North Carolina plays a game of monumental importance on Saturday at Miami. Well, it’s as important as a mid-season ACC Coastal Division college football game can be, at least. A victory keeps the Tar Heels in the division race. A loss, as I detailed here earlier in the week, doesn’t look good for UNC.
Continuing our wildly popular “ask a writer” series, I’m joined this week by Matt Porter, who does a bang-up job covering the Hurricanes for the Palm Beach Post. Matt was kind enough to share his insight on the Hurricanes leading into Saturday.
Let’s get to it:
Andrew Carter: The Miami M.O. in recent years has been to collapse, to put it bluntly, after losing against Florida State. The Hurricanes lost 20-19 last weekend, in heartbreaking fashion, against Florida State. Can you tell anything differently about the way the team has responded in recent days, given the new coaching staff led by Mark Richt, or is it one of those too-early-to-tell type things?
Sign Up and Save
Get six months of free digital access to The News & Observer
Matt Porter: Yes, 11-11 under Al Golden following FSU losses, with some of the least-inspired football you’ll see at this level. Miami’s FSU hangovers have been brutal. The Hurricanes always come out of that week nursing wounds both mental and physical. This year is no different. Injuries abound and everyone’s saying they can’t let another loss to the Noles sink their season. We’ll see how bad the hangover is on Saturday. Say this for Mark Richt: as Georgia’s coach, he was 5-10 against Florida, but 55-17 in the games that followed. Maybe he can navigate waters other coaches couldn’t.
AC: In addition to the potential psychological toll of losing like the Hurricanes did last week, there’s also the physical. The Hurricanes left that game, it appeared, with a bevy of injuries. What’s the latest on Miami’s health – especially as it relates to quarterback Brad Kaaya?
MP: Kaaya threw in practice this week, and in the little snippets we got to see, he looked OK. He wasn’t launching 60-yard bombs in those drills, but appeared to be fine. Whether or not his shoulder is ailing, he’s a gamer. Defensive end Chad Thomas, who has been excellent early in his junior season, will play using a heavily wrapped broken hand. He said he wants to smack people with it, which sounds painful for both parties. A key part of the defensive tackle rotation, Gerald Willis, is out with a sprained knee.
AC: UNC put a hurtin’ on the Hurricanes last year in Chapel Hill – similar to how Miami did to UNC down there in 2014. I know the Tar Heels were extra motivated for their game against Miami last season, given what had happened the year before. How much has what happened last year come up this week in South Florida, and do you get the sense Miami cares about the revenge factor?
MP: Talking to players, I get the sense that the veterans remember the game, how it spiraled out of control, how Marquise Williams and Ryan Switzer held up the ‘U’ and did that crotch-choppy thing with it. I wouldn’t expect this to be a genial affair. But everyone in Coral Gables knows Miami’s path to the ACC Championship becomes treacherous with a loss here. That would mean a two-loss UM, with its injury issues, would still have to beat Virginia Tech next Thursday, and in November, Pitt at home and a surprisingly plucky N.C. State on the road.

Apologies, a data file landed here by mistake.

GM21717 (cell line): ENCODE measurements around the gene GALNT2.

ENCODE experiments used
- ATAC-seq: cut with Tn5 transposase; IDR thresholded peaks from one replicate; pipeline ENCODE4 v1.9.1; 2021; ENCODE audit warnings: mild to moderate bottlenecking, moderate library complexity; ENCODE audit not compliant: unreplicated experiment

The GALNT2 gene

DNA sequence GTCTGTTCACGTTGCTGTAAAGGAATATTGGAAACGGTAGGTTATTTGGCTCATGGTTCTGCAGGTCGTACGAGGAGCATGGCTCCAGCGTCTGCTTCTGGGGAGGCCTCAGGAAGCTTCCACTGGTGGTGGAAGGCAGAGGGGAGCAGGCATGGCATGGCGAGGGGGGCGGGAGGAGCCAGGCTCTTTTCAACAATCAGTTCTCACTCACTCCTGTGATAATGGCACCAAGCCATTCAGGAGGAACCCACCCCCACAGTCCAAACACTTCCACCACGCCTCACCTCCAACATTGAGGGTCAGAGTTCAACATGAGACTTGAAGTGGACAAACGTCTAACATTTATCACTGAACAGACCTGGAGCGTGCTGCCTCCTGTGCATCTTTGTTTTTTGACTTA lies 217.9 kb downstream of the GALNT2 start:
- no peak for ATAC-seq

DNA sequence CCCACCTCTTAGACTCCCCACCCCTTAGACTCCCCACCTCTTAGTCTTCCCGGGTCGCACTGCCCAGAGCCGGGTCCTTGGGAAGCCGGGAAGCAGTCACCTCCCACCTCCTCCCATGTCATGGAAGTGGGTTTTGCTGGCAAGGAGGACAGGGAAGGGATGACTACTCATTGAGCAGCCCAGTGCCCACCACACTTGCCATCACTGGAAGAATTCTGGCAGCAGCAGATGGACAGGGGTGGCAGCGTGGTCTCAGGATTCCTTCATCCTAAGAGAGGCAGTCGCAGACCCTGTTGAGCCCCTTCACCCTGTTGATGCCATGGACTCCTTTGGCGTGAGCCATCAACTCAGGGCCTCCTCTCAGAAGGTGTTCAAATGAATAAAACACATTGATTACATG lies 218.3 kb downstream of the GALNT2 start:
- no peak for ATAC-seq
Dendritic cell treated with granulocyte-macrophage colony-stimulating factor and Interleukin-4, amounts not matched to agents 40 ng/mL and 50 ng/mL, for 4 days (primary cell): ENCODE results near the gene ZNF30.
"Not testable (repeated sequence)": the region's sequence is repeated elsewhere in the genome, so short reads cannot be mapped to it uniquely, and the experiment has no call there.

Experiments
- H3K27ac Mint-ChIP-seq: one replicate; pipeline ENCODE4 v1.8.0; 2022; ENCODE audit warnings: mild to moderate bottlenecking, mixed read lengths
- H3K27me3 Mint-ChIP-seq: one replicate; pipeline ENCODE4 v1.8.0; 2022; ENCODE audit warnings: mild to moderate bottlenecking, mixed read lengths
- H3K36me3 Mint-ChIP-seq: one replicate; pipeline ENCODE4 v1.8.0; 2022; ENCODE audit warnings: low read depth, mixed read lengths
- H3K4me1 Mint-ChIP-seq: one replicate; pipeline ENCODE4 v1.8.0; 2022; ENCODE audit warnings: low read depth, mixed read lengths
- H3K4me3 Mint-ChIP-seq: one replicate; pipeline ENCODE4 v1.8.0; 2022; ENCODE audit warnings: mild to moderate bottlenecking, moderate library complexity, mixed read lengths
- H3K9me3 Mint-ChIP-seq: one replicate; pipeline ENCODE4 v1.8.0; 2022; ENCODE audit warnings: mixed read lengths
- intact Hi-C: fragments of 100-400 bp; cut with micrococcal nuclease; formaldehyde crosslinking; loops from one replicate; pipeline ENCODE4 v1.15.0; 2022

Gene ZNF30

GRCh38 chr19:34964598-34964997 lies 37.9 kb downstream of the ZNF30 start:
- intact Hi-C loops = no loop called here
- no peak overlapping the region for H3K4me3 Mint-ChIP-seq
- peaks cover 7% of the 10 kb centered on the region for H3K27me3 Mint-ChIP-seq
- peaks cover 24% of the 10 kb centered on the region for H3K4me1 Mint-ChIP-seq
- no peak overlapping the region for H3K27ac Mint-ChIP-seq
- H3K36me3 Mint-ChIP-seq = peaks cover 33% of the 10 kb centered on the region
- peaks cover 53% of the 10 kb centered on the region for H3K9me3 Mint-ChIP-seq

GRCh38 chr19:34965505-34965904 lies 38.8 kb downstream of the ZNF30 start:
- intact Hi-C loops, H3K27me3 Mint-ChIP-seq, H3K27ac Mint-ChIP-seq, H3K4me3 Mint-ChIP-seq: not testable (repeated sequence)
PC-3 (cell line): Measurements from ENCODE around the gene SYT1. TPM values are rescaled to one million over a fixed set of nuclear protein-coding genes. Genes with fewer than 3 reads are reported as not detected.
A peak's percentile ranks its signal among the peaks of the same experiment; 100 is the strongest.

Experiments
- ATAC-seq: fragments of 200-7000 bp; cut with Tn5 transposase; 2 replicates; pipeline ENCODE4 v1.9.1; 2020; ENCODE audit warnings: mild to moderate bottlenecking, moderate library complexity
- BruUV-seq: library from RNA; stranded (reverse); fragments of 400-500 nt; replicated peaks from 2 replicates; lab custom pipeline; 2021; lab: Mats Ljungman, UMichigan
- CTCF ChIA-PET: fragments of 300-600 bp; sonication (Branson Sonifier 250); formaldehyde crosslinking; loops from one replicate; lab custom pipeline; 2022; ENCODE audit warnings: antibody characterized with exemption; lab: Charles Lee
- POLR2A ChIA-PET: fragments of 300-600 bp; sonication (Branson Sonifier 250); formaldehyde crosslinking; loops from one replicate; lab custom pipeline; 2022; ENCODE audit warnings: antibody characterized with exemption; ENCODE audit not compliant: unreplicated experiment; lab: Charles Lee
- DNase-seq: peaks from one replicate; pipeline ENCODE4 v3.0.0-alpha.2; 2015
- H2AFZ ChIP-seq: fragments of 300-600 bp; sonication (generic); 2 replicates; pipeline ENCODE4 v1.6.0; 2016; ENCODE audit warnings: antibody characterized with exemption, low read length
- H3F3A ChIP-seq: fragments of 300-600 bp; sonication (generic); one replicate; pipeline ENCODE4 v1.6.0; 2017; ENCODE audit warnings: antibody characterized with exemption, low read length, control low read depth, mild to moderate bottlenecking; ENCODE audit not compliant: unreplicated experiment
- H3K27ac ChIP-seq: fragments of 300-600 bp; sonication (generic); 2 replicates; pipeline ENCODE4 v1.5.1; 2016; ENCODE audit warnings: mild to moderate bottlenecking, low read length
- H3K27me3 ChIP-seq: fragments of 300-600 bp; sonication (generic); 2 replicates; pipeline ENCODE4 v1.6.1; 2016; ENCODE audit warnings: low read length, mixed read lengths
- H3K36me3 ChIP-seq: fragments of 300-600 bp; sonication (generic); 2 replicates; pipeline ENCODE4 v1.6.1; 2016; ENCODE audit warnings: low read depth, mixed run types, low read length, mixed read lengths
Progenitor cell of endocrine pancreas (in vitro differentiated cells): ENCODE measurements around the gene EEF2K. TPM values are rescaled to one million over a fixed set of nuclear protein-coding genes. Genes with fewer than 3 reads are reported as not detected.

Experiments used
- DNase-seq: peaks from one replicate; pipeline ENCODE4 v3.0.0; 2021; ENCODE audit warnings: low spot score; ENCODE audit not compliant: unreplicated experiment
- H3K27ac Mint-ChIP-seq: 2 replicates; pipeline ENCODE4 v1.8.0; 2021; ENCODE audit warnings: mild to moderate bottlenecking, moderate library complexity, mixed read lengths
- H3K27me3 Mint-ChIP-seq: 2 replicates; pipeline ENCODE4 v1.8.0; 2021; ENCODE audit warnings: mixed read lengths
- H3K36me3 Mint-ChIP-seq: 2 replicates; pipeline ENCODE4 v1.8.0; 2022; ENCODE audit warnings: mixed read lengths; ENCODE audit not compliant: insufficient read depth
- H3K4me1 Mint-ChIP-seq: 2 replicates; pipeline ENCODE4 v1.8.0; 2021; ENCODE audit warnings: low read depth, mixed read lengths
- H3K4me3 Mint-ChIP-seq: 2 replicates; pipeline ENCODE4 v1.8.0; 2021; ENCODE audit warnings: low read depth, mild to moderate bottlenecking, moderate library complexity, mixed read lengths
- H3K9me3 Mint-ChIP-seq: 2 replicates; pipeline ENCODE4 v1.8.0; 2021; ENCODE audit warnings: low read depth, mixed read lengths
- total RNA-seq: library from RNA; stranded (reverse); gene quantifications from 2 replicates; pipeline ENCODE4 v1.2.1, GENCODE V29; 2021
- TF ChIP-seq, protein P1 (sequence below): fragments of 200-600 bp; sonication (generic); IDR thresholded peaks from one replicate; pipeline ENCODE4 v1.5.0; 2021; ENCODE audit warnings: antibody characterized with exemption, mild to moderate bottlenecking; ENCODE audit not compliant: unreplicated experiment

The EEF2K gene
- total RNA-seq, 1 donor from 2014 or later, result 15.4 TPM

AC: How has the culture of this program changed since Mark Richt arrived, and how have those differences manifested on the field?
MP: Culture is one of those nebulous football terms. If a team is winning under a new coach, does that mean the culture’s changed? Not necessarily. Miami’s 4-1 start comes more from its easy September schedule, though the Canes executed at a high level in those games. Richt has put his stamp on the program in several ways, from expectations to practice schedules to uniforms. I see a team that’s calmer and more controlled than last year’s, and that, to me, is coaching. Richt and his coaches tolerate less and are more unified than the last group. They are also, at every position, a major upgrade in coaching ability over the previous staff. That’s probably the biggest difference in the program right now. He is a better, more experienced coach than Al Golden, and was able to bring in better people. UM, a small-money private school, should also get credit for opening its coffers to pay Richt $5 million or so a year. Never before has UM paid a coach or his assistants that kind of money.
AC: Last week wasn’t too, either, for the Tar Heels, who were blown out in miserable conditions against Virginia Tech. Before that, UNC won in the final seconds against both Pittsburgh and Florida State. What does Miami make of UNC, and what about the Tar Heels most concerns Richt and his staff?
MP: Mainly UNC’s offense, which is going against a Miami defense that has been surprisingly good. The Hurricanes lost a bunch of good players to injuries and dismissals, and as such are very young – no UM team has ever started three true freshmen at linebacker; entering the year, no team in the country started more than two true freshmen anywhere on defense. So a quarterback like Mitch Trubisky, whom UM defensive coordinator Manny Diaz likened to a wise point guard, and his group of veteran receivers is worrisome. If Elijah Hood is close to 100 percent, that adds another problematic dimension. UM has done well against the run and made enough big plays in its pass rush and pass coverage to keep the yards and points down, but can UNC’s balance and air attack thwart that system? My guess is yes. It’s on Miami’s offense, which struggled last week, to keep pace.
There you have it. Thanks to Matt for his time, and perspicacity.
UNC at Miami
When: 3:30 p.m. Saturday
Where: Hard Rock Stadium, Miami Gardens, Fla.
TV: ABC, ESPN2